is an intermedia artist who works primarily with sound, video, and performance. His sound practice draws upon European traditions of electroacoustic and musique concréte composition. With his sound and performance work, he utilizes the computer as an instrument, instigator, and collaborator to create process intensive music and compositions. This relationship with technology is a mix of conceptual and intuitive practices employed with the aim of creating systems that produce complex patterns, interesting timbres, and bewildering performances. He has created work at EMS in Stockholm and the INA GRM in Paris. His music has been released by Northern Spy, NNA Tapes, Spectrum Spools(Editions Mego), and Anomia. He has toured extensively performing and showing in venues, clubs, museums, galleries, and basements all over North America and Europe.His video work focuses around structural dialogues, damaged narratives and psychedelic animations. More recently, Eilbacher has collaborated with electronic musicians, Matmos to create a reinterpretation of John Sanborn and Robert Ashley's Opera for Television “Perfect Lives” which Premiered at Issue Project Room (NYC) and was performed at the Barbican, The Pompidou and The Unsound Festival in Krakow Poland . Other recent projects include playing bass and electron ics Horse Lords, an instrumental quartet have been featured in New York Times and National Public Radio. His solo music focuses on the abstract side of electronic music and composition. /

Flannery Cunningham

Composer Flannery Cunningham is fascinated by illusion and auditory perception, the expressivity of voices, and the performative possibilities of interactive electronics. She aims to write music that surprises and delights. Among others, she has been commissioned by Sopraltus of the MacPhail Institute, the Minnesota Center Chorale, the Cornell University Chorus, and the College of St. Benedict/St. John’s University. She has written dramatic works including an oratorio about the 6th-century Irish monk St. Brendan the Navigator and a (pre-Hamilton) opera about the Burr-Hamilton duel. An active poet, Flannery often writes her own texts and libretti. She is attracted to both the very old and very new; she has presented on the 14th-century master and fellow poet-composer Guillaume de Machaut at the 48th International Medieval Congress and performed with Cork-based electronic ensemble CAVE at the 2014 International Computer Music Conference. In addition to acoustic ensembles she writes for live players with real-time electronics, always striving to create an environment that foregrounds the skills and musical voice of the performer. Flannery has also scored, performed, and sound designed for theatrical and dance productions in Oxford, UK and New York. She holds a BA from Princeton University, an MA from University College Cork as a Mitchell Scholar, an MA from Stony Brook University, and is currently pursuing a PhD in composition at the University of Pennsylvania as a Benjamin Franklin Fellow.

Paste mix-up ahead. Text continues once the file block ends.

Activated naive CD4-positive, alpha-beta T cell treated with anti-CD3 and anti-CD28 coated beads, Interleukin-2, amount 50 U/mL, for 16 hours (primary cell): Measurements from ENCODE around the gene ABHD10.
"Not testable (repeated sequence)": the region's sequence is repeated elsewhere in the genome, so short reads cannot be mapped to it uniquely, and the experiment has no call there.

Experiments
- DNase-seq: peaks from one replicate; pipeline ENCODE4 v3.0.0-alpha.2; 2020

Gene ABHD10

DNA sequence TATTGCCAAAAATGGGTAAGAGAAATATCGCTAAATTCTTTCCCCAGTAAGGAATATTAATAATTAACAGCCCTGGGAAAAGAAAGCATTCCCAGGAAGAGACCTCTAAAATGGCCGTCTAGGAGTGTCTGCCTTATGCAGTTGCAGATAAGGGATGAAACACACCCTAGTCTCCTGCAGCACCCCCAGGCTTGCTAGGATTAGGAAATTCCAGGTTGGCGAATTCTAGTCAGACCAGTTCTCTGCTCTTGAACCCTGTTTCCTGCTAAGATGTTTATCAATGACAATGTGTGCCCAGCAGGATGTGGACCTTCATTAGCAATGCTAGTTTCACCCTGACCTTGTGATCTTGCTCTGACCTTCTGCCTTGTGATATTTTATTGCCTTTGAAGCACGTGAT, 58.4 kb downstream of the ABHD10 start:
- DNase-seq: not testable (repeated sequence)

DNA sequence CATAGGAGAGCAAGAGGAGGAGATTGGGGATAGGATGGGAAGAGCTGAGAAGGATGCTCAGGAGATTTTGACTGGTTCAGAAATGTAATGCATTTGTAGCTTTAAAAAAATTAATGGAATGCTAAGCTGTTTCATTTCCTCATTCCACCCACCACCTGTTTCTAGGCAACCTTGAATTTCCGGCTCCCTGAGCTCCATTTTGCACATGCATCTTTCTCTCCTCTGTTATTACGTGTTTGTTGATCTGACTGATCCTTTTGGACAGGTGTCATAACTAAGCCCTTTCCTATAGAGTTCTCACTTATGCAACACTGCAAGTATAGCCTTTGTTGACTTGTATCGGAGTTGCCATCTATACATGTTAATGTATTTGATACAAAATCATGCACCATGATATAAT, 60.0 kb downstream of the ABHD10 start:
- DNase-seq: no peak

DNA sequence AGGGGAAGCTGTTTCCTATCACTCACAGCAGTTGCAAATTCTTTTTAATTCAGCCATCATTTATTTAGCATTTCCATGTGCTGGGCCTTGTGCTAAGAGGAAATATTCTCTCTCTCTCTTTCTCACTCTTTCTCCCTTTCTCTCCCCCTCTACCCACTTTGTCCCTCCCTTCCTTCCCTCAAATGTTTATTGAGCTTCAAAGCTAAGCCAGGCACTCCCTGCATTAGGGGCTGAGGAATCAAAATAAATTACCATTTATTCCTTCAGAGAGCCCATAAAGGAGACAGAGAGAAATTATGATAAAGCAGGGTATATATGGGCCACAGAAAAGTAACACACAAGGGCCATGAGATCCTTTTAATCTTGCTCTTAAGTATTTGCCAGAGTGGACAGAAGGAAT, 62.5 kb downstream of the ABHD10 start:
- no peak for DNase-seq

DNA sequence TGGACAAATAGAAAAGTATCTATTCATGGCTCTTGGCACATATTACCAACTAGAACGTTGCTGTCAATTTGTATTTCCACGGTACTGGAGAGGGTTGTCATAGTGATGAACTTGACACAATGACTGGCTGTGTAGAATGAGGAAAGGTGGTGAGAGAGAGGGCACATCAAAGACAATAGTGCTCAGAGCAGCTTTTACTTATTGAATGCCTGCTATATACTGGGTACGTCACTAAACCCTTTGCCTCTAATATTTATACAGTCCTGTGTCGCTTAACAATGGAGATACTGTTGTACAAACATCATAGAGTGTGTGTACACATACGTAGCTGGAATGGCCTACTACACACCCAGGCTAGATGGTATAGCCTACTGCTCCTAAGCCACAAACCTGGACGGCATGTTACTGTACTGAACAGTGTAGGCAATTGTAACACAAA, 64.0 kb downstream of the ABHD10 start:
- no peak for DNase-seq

Melanie Farley

is a multimedia poet living in Philadelphia. She is the author of things we have in writing POEMS for (Z) (dancing girl press, 2016), and you can find her work in a few online magazines like ENTROPY and NAIL V. In 2015 she conceptualized and founded SOUND:POETREE:: Fanzine, an online zine that released 4 issues of cross-genre work by experimental artists from around the world. Her recent work includes a self released EP called Sound/Voice that marries poetry and various digital and acoustic tools to better understand what it means to be embodied or human, to wonder whether a cyborg can cry. She has an MFA in Writing from California College of the Arts.

Jeff Gregorio

is a PhD candidate at Drexel University, studying Electrical and Computer Engineering under Dr. Youngmoo Kim in the Expressive and Creative Interaction Technologies (ExCITe) Center and the Music & Entertainment Technology lab (MET-lab). His research focuses on various facets of musical expression—how it can be defined, recognized, and quantified for applications in next generation musical instruments and music recommendation systems. He is also an avid musician and multi-instrumentalist. In 2016-17 he was supported by a grant from the John S. and James L. Knight Foundation for tech enhanced music performance, which resulted in collaborative development of a system of wirelessly-communicating, electromagnetically-actuated acoustic drums with ExCITe artist in residence Peter English. In 2017 he was awarded a Philadelphia Geek Award for ”Maker of the Year” for this work. He was also a recipient of the National Science Foundation Graduate STEM Fellowship in K-12 Education (GK-12).

Sandy James